YOU COULD BE forgiven if your mind goes straight to premium vodka when looking at the beautiful and ballsy woman pictured here. For six years Ali Dedianko, the new boss of London Beer Week, run by Drink Up London, was Belvedere global ambassador, so her move to all things hops and a fixed address will come as a shock to some. But those who know her well will know Dedianko is not one to shy away from a challenge.
Born in Fort Lauderdale, Florida, Dedianko considers Baltimore her first home. “My mum is from there and my parents still live in the same house I grew up in. They actually met in Baltimore.” Strictly speaking, they met in the sky. Dedianko’s mother, a flight attendant, served her father on a plane.
Dedianko left Baltimore for New York to read European Studies at college. Her study choice was an obvious one after spending a year in Tuscany at the age of 15. “I’m sure my parents didn’t think I’d do the exchange,” she says. “I had to arrange it all myself and spoke zero Italian. It was kinda a jerk move on my part really. I should have done some research. When I got there I was like a child – they would hold things up and I would repeat them. I went to a normal school so I was like this weird kid that legitimately could not talk. But I learned so fast.”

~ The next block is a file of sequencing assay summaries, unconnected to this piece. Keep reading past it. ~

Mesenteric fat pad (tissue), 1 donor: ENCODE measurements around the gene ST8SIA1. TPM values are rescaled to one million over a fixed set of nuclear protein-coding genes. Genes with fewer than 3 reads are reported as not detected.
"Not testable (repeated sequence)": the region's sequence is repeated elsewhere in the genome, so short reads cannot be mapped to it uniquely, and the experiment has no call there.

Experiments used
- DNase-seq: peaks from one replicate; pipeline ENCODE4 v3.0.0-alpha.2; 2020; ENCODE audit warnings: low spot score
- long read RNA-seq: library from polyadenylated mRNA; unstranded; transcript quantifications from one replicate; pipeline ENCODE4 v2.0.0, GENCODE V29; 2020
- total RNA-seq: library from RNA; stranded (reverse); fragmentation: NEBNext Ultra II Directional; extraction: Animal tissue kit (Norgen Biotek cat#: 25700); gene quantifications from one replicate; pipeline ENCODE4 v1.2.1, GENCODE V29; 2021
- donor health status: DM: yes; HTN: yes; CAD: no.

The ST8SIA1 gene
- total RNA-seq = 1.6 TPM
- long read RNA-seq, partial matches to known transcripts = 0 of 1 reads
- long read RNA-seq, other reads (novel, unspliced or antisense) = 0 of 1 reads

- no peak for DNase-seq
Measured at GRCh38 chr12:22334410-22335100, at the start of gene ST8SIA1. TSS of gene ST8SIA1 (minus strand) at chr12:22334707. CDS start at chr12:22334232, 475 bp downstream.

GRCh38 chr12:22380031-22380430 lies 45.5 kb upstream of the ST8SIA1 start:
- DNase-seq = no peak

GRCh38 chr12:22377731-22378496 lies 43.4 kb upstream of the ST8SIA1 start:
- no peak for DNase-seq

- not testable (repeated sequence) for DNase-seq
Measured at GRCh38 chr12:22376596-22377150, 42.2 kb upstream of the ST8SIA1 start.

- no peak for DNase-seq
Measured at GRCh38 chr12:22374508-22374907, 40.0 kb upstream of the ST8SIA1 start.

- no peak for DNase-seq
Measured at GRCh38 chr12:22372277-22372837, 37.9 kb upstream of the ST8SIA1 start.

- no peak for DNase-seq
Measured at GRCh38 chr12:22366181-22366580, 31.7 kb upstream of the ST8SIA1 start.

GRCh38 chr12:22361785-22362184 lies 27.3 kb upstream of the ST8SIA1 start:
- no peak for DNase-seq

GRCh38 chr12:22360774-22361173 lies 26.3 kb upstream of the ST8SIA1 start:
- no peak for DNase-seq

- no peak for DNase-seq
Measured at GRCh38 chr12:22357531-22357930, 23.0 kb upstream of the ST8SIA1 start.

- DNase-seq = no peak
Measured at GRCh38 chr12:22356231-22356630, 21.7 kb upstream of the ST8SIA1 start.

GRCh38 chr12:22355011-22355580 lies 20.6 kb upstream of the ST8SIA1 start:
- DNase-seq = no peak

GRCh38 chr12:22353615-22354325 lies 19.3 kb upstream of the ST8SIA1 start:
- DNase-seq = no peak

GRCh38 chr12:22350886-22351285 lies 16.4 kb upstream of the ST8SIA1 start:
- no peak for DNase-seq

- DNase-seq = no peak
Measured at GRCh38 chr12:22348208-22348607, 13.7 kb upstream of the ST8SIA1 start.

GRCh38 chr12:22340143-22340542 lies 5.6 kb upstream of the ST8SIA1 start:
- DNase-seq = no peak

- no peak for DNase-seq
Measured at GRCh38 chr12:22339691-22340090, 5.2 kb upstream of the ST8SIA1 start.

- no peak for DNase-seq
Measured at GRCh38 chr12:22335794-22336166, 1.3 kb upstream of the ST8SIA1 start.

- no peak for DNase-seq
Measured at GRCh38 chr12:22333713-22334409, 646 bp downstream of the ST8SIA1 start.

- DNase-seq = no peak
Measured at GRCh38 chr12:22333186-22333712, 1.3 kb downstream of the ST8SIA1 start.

She had to. Dedianko lived with a family who didn’t speak any English and a host mum who would not mollycoddle. “She was great, but she was one of those people that wouldn’t do things for me.”
Fluent in two more languages after her time in New York, Dedianko enrolled in a college in St Petersburg in 2006 to learn a third. “I studied the Russian language because my Ukrainian grandparents spoke Russian. They didn’t speak it to us and my dad doesn’t speak it but I was interested in that aspect of my heritage.” While working at Belvedere, Dedianko started to learn her fourth language, French.
To date, the 32-year-old has travelled to more than 50 countries. Inspired by her glamorous mother’s jetsetting, perhaps? “You know what, I have a really crippling fear of flying,” she confesses. Then surely she’s a glutton for punishment to take a job at Belvedere, which requires a flight a week? “I actually developed the phobia when I was 28,” she says. And the BA gold cardholder has been to great lengths to combat it, taking the airline’s fear of flying course.
“I hate it,” Dedianko says. “And I hate it even more because in every other aspect of my life I’m in control and I’m sure it’s linked to that. It’s like that trapped feeling. I’m not in control of the plane and if something goes wrong up here, we are [whispers] fucked.”